Study limitations are noted. Data were obtained by self-report (which could lead to under reporting of psychiatric disorders and substance use due to recall and response bias) and during intake assessment (which may lead to under-reporting due to fear of being denied services). Under reporting could also be due to poor insight into personal behaviors or simply being unaware of a diagnosis having been made. Neglect, a frequent reason for removal from the home and placement in foster care, was not covered but should be in future studies. Types of childhood abuse were measured by single (yes/no) items. However, to improve reporting, clients were provided with examples of what each type of abuse entailed. Psychiatric and substance abuse variables were coded as single (yes/no) items and clinical diagnoses were not obtained, limiting the comparability of findings to studies that employed elaborated diagnostic measures. Histories of psychiatric disorders and drug abuse among biological relatives were measured by single (yes/no) items (i.e., Have your biological parents or other family members been diagnosed with psychiatric disorders? Do your biological parents or other family members have drug abuse problems?). Future research in this area should be more specific as to which family members have psychiatric disorders or abuse drugs. Additionally, data were not available to examine the reasons respondents were removed from their families, whether their biological mothers had abused substances when pregnant with the respondent, the age respondents entered foster care, length of time they spent in foster care, and number and types of residential and educational placements. As each of these factors has been shown to increase the risk for subsequent psychiatric disorders, the effect of these factors, as well as potential genetic influences, on the risk for psychiatric disorders should be included in future research. Also, The sample for this study was comprised only of residents of a crisis shelter for young adults. Homeless young adults with foster care histories may have a greater likelihood of adverse experiences in foster care (e.g., placement changes, failure of permanence) than individuals with more positive foster care experiences, who may be more likely to successfully transition to independent living rather than homelessness. Therefore, future studies that include individuals with histories of foster care who are not homeless are needed to determine if the results are more broadly generalizeable, as well as studies that determine which specific foster care experiences are related to housing instability and homelessness. However, despite these limitations, this study is important because it is the first to identify the association between a history of foster care and psychiatric disorders among homeless young adults, a highly vulnerable population, indicating that further investigation of this relationship is warranted and important.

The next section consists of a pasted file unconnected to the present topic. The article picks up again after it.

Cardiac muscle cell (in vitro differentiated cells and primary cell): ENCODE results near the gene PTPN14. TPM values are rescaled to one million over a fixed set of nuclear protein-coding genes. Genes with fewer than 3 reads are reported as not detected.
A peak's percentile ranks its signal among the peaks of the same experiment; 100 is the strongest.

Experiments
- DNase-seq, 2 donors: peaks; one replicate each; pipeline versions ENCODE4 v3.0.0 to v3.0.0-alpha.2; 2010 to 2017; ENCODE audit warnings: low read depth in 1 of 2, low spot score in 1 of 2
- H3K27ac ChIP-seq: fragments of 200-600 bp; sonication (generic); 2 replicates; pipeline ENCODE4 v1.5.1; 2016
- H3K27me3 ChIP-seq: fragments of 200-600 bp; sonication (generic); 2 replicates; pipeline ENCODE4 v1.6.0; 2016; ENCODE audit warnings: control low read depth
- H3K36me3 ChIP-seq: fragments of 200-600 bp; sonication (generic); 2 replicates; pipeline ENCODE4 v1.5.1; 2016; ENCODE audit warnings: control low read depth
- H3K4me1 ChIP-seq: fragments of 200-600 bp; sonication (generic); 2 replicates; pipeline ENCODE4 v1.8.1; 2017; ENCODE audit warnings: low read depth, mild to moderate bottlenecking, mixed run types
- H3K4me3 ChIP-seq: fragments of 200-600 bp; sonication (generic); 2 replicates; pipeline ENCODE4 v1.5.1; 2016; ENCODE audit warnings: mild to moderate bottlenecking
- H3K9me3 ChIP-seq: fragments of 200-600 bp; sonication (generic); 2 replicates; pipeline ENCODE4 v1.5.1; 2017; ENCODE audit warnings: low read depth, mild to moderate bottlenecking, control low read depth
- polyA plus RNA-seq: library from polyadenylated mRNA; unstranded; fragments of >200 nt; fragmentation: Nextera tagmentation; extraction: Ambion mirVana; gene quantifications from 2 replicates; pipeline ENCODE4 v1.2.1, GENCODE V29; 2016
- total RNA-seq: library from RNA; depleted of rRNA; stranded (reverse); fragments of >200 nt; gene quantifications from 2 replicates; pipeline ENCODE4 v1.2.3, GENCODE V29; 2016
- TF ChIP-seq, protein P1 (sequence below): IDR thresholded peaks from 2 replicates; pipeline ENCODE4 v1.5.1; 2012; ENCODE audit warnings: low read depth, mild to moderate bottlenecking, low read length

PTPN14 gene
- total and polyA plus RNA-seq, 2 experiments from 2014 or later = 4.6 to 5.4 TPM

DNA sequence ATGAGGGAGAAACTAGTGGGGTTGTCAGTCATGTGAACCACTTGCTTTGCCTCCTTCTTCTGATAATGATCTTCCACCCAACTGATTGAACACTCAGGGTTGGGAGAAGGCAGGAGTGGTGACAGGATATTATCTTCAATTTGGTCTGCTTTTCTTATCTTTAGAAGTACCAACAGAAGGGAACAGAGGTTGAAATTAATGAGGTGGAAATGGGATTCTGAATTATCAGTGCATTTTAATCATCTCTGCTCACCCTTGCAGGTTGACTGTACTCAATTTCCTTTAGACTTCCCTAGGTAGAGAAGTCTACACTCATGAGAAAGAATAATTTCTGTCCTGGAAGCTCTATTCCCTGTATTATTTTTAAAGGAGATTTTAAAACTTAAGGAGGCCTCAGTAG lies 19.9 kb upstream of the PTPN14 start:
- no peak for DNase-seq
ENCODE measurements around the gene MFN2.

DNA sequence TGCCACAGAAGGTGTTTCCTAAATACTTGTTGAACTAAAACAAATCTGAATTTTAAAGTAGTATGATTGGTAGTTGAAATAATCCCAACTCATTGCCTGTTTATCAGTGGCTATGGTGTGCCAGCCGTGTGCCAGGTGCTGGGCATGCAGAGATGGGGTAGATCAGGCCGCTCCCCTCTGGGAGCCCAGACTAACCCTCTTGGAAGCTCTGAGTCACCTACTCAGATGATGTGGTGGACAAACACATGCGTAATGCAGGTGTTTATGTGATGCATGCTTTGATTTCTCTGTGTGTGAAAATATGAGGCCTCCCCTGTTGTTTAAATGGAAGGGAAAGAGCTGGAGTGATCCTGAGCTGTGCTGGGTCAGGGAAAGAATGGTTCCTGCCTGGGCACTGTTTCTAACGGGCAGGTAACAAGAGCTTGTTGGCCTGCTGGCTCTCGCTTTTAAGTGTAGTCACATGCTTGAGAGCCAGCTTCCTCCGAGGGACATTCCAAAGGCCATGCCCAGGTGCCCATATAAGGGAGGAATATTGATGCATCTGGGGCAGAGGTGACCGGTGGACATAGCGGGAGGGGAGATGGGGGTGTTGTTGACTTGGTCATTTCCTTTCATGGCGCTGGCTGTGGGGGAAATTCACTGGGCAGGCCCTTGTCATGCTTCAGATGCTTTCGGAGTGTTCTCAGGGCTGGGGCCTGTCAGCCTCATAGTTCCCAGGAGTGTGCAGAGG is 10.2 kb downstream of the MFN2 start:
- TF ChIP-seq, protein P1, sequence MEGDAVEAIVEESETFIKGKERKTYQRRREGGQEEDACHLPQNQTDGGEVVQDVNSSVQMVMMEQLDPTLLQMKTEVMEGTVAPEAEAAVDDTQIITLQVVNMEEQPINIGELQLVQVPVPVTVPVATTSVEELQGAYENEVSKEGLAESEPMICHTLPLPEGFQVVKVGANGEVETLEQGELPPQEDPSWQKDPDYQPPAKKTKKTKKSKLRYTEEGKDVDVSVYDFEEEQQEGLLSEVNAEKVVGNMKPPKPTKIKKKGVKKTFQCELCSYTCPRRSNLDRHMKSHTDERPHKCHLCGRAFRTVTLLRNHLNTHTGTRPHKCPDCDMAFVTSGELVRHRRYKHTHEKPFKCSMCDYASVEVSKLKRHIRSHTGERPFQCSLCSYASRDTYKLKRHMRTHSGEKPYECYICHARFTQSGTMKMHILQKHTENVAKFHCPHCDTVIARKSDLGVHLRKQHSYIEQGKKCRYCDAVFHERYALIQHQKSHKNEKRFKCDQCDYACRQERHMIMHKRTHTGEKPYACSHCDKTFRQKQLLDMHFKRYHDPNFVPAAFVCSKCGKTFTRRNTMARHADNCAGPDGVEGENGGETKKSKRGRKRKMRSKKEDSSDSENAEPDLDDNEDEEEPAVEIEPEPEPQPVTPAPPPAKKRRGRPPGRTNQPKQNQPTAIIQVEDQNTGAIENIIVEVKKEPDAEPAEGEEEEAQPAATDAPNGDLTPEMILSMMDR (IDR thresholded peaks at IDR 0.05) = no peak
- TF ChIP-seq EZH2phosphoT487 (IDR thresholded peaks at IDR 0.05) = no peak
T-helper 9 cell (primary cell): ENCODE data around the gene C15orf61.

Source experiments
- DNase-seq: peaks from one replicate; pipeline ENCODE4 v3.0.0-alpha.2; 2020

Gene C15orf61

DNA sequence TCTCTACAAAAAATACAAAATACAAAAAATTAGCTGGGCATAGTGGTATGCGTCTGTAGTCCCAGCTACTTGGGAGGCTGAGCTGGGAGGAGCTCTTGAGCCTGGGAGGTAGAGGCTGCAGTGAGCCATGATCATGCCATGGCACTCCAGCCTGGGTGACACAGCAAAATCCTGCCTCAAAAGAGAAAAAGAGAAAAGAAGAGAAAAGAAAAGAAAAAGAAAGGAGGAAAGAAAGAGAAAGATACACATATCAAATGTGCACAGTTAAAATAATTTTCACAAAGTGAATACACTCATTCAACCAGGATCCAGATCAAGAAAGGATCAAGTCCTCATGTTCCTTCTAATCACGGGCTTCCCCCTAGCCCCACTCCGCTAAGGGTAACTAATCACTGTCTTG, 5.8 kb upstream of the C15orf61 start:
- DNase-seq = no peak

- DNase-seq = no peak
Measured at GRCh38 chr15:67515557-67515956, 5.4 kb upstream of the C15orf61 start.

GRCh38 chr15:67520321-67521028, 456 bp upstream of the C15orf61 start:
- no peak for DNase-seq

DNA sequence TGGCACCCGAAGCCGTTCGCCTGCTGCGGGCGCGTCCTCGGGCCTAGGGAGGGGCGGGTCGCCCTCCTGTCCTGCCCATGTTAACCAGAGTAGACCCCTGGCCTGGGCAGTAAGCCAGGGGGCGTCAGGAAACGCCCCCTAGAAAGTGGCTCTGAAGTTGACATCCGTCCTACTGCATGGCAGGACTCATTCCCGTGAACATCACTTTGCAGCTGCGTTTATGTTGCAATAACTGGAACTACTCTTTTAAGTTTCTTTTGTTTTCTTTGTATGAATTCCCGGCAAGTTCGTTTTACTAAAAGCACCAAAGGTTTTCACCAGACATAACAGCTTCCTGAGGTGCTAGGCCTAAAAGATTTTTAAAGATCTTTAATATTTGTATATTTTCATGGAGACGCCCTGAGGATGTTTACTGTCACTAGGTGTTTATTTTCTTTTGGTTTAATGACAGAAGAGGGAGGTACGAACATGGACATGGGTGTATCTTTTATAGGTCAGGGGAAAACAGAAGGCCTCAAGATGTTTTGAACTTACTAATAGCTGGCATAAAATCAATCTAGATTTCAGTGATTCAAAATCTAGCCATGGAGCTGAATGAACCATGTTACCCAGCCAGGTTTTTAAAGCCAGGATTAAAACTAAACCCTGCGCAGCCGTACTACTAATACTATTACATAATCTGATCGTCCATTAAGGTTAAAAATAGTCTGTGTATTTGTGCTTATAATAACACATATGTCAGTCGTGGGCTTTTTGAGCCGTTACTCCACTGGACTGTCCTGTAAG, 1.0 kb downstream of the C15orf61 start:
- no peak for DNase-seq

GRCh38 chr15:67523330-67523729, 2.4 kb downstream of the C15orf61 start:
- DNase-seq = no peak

Conclusion

This study found that a history of foster care was associated with increased risk for psychiatric disorders and treatment among homeless young adults, even after adjusting for many relevant controls. Given these findings, the child welfare system should increase its efforts to better begin the processes of resolving client psychiatric problems prior to discharge from foster care and planning for their aftercare treatment. Histories of foster care should trigger screening for psychiatric disorders among homeless young adults to aid in the provision of treatment (counseling, medication, hospitalization) tailored to their psychiatric needs. As homeless young adults without foster care histories also have high rates of psychiatric problems, they should be screened for psychiatric disorders and receive individualized treatment as well. Improved coordination and continuity of services between the child welfare, mental health, and young adult homelessness service systems are needed to ensure that all young adults have stable housing, employment training and opportunities, and treatment for psychiatric problems. Further research is required on the most efficient and effective psychiatric (64) and psychopharmacological treatment (65) to improve the long-term trajectories of housing stability and psychiatric disorders among homeless young adults who exit foster care.

Acknowledgements

The authors thank the clients and staff of Covenant House New York. Support for the project was provided by R21AA017862, K23DA032323, U01AA018111, K05AA014223, and the New York State Psychiatric Institute.

Footnotes

Disclosures of Conflict of Interest

None for any author.